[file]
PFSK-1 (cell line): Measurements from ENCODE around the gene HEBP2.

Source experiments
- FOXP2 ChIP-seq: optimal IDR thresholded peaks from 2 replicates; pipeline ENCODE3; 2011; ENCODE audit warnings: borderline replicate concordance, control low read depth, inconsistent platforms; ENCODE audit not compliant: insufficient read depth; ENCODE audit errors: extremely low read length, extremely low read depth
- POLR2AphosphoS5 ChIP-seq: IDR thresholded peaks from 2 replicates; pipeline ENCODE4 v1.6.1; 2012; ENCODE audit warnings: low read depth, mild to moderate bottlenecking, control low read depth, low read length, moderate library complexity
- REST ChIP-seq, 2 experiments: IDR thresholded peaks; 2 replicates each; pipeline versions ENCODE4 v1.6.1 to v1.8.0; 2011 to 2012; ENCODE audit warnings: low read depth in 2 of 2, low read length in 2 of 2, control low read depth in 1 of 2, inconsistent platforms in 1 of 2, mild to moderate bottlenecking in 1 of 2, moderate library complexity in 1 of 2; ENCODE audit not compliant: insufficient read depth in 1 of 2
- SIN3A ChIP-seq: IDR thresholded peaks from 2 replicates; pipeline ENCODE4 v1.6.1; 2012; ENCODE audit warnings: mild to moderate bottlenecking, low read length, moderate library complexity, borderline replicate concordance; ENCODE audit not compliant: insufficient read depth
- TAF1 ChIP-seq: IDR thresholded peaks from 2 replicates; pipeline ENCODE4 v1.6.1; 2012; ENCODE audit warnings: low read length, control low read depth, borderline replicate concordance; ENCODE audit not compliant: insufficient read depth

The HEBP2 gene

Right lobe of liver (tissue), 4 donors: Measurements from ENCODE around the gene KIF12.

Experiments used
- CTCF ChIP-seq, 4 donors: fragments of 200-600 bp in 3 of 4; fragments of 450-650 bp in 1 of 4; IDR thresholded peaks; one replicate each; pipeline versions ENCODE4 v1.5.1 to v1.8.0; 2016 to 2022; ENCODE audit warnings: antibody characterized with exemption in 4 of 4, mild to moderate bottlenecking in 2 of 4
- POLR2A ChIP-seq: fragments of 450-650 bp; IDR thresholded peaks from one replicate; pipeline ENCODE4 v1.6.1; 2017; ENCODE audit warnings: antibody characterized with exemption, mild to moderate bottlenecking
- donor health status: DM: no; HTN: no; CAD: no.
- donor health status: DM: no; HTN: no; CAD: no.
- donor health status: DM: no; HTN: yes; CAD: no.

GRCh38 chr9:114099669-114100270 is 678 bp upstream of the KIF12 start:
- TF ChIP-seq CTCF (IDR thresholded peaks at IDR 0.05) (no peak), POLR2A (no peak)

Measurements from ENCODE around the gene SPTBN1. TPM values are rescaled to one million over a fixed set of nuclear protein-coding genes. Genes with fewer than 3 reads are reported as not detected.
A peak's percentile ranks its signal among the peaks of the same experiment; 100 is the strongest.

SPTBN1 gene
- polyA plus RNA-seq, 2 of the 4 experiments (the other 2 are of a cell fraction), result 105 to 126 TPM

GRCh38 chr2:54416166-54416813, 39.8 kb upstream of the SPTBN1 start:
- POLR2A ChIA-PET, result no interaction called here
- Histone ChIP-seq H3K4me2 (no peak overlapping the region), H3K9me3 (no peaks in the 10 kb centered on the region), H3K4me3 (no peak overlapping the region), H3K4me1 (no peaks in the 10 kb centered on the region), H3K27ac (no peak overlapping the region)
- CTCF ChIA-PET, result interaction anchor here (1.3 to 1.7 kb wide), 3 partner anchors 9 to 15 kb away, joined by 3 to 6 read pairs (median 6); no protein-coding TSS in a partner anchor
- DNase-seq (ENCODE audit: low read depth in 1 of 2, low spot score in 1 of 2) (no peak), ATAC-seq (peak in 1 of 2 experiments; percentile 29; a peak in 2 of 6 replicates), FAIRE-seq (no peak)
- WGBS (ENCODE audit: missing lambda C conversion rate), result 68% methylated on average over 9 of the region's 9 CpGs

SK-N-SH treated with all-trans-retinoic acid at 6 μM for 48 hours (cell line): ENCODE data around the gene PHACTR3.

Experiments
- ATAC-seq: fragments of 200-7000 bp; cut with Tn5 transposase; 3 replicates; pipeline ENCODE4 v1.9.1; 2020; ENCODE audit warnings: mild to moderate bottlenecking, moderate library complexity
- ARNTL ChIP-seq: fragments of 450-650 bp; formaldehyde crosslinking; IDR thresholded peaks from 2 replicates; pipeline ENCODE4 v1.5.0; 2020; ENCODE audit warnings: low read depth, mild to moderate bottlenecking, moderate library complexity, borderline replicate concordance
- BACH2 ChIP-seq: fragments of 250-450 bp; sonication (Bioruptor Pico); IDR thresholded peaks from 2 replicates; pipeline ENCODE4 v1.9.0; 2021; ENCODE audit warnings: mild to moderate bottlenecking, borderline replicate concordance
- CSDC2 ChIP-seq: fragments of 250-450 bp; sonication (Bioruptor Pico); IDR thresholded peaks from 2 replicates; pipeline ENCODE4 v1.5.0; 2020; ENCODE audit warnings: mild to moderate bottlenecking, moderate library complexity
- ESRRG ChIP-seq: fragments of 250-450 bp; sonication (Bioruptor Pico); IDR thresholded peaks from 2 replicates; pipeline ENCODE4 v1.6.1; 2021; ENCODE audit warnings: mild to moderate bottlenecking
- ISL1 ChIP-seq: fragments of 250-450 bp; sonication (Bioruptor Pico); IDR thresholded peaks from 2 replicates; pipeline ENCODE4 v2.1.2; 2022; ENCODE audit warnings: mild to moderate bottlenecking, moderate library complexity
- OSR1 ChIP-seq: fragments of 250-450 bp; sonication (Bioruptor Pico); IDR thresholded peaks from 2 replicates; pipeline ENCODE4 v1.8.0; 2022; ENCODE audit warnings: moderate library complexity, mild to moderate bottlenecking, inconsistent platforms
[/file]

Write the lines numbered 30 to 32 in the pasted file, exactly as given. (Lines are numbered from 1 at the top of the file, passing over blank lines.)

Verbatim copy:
- ATAC-seq: fragments of 200-7000 bp; cut with Tn5 transposase; 3 replicates; pipeline ENCODE4 v1.9.1; 2020; ENCODE audit warnings: mild to moderate bottlenecking, moderate library complexity
- ARNTL ChIP-seq: fragments of 450-650 bp; formaldehyde crosslinking; IDR thresholded peaks from 2 replicates; pipeline ENCODE4 v1.5.0; 2020; ENCODE audit warnings: low read depth, mild to moderate bottlenecking, moderate library complexity, borderline replicate concordance
- BACH2 ChIP-seq: fragments of 250-450 bp; sonication (Bioruptor Pico); IDR thresholded peaks from 2 replicates; pipeline ENCODE4 v1.9.0; 2021; ENCODE audit warnings: mild to moderate bottlenecking, borderline replicate concordance